Solar energy producers in Zimbabwe exempt from taxes for 5 years

As part of its policy to encourage investment in solar energy, the Zimbabwean government intends to exempt investors from paying taxes for a period of 5 years. This will be in addition to the exemption of import duties on solar power equipment into Zimbabwe.

The Zimbabwean government wants to take its strategy of attracting investment from solar energy producers in the country a step further. During a question and answer session in the Senate, Zhemu Soda, the Zimbabwean Minister of Energy, said the government was looking into the possibility of exempting solar energy investors from taxes for a period of five years.

“Whatever they produce in those five years, they will not have to pay taxes to the government. This is done to motivate those who want to invest in solar energy production so that the solar networks can be connected to the national grid,” explains Minister Zhemu Soda. This new measure will accompany other measures taken by the Zimbabwean government, notably the duty-free import of solar energy production equipment. But despite the removal of the import duty, the 15% value added tax (VAT) still applies, says GET.invest, a European programme that supports investment in decentralised renewable energy systems.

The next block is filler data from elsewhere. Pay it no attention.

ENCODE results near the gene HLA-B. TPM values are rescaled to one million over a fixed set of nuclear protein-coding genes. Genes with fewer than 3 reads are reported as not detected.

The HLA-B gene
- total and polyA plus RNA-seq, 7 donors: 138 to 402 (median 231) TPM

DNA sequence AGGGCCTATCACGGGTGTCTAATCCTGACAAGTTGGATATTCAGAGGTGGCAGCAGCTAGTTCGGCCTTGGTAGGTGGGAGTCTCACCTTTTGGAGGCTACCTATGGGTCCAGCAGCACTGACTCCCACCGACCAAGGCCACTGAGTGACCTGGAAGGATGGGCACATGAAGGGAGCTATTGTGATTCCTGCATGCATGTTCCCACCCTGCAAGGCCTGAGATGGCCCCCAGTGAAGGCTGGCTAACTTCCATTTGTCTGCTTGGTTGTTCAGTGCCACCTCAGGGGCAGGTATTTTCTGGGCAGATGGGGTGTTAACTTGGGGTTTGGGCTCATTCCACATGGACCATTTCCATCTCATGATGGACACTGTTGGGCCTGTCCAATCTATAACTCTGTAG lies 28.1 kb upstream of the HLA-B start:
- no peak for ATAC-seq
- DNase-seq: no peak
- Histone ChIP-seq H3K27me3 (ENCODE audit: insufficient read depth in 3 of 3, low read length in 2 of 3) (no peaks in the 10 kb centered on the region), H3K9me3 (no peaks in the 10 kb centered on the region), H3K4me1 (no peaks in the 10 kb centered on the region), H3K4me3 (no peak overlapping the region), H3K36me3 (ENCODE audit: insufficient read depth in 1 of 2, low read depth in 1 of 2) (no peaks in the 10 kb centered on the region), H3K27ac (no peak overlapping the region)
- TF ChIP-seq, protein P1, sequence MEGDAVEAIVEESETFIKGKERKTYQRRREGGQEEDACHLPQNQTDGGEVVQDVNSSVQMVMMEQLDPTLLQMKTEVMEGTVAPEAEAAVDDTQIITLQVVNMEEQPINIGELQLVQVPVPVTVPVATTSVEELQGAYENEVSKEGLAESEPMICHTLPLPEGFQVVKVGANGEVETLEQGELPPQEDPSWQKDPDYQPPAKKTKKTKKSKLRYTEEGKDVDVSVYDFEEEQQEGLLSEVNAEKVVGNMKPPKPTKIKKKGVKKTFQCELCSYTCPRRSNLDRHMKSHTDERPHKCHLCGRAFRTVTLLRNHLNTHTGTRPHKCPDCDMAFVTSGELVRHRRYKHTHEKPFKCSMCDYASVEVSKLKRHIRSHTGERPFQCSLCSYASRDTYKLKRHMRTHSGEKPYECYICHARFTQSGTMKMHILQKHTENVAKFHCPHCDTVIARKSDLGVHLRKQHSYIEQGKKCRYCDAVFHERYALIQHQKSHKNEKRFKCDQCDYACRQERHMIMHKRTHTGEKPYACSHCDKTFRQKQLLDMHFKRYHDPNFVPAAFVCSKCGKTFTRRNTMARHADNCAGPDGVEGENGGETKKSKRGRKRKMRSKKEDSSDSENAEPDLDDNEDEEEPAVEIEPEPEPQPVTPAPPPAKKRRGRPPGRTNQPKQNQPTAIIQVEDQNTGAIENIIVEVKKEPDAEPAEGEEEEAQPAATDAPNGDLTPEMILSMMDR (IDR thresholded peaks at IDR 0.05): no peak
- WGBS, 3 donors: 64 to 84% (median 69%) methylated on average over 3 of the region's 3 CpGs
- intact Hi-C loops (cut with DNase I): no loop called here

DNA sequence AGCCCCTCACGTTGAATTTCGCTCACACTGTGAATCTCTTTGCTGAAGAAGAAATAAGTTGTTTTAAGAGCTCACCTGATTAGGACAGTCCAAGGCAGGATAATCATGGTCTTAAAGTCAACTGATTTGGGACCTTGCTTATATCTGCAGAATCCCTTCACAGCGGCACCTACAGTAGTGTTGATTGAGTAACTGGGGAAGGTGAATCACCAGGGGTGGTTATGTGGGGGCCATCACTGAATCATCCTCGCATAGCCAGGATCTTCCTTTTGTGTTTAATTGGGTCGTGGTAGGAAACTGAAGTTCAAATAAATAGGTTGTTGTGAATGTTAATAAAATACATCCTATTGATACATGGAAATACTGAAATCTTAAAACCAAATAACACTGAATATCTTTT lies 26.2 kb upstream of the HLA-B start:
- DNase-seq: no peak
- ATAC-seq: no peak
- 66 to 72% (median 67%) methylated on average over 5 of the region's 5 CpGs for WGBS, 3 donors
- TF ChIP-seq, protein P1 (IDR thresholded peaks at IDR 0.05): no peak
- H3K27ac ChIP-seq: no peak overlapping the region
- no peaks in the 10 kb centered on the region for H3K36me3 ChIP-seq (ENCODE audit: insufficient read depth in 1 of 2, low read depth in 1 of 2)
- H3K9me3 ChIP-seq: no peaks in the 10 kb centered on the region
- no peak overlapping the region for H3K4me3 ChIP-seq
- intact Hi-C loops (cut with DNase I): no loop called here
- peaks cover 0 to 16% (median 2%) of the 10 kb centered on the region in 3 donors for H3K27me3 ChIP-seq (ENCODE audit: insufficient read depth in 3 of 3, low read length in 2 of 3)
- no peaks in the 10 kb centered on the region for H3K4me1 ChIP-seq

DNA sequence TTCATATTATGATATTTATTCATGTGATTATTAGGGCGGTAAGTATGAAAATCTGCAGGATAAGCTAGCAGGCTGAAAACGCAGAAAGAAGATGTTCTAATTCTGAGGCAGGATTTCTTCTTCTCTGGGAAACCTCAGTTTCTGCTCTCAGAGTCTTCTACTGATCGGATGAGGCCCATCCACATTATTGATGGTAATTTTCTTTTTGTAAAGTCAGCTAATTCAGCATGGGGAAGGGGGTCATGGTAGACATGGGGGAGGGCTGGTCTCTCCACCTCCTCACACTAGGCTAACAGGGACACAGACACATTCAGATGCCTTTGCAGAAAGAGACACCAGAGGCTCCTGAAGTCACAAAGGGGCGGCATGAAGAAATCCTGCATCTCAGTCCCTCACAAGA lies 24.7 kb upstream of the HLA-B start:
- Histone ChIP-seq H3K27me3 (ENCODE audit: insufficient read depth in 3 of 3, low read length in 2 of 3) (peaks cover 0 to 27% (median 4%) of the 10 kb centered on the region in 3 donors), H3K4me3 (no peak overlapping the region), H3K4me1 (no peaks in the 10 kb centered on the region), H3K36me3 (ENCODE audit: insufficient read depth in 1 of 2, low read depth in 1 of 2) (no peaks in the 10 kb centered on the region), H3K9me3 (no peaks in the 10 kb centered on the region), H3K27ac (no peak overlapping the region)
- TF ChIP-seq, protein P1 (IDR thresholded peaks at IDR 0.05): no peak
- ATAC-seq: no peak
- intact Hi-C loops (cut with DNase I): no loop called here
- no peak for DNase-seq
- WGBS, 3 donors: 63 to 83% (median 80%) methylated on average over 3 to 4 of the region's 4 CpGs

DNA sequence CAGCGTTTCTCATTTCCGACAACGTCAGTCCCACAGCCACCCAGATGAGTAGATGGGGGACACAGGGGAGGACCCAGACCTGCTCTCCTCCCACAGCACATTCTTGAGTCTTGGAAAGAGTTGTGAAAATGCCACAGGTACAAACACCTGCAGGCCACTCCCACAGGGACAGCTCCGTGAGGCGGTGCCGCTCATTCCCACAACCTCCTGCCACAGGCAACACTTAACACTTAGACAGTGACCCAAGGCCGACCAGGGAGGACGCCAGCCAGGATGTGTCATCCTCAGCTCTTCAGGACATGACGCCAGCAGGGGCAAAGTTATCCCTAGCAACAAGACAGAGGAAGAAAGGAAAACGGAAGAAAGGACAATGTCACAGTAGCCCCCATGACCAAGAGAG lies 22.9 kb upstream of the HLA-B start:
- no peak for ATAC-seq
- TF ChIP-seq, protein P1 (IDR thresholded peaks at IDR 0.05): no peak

According to The Chronicle, the new incentives will benefit off-grid solar providers more. These decentralised solutions are accelerating the electrification process in Zimbabwe as well as elsewhere in Africa. Due to its outdated power generation and transmission infrastructure, Zimbabwe will rely on mini-grids for electrification in the coming years.

Zimbabwe’s Rural Electrification Agency (REA) is banking on the off-grid for the electrification of rural areas. REA has already installed 372 PV mini-grids of 0.9 kWp each, totalling 334.5 kWp, in schools and clinics throughout the country. Other installations have been commissioned or commissioned by non-governmental organisations (NGOs) and some private developers. These solutions are expected to meet part of Zimbabwe’s estimated electricity demand of 2 200 MW. According to GET.invest, the East African country has an installed capacity of 1 940 MW, with an actual production of 845 MW in 2016.

Source: Afrik21

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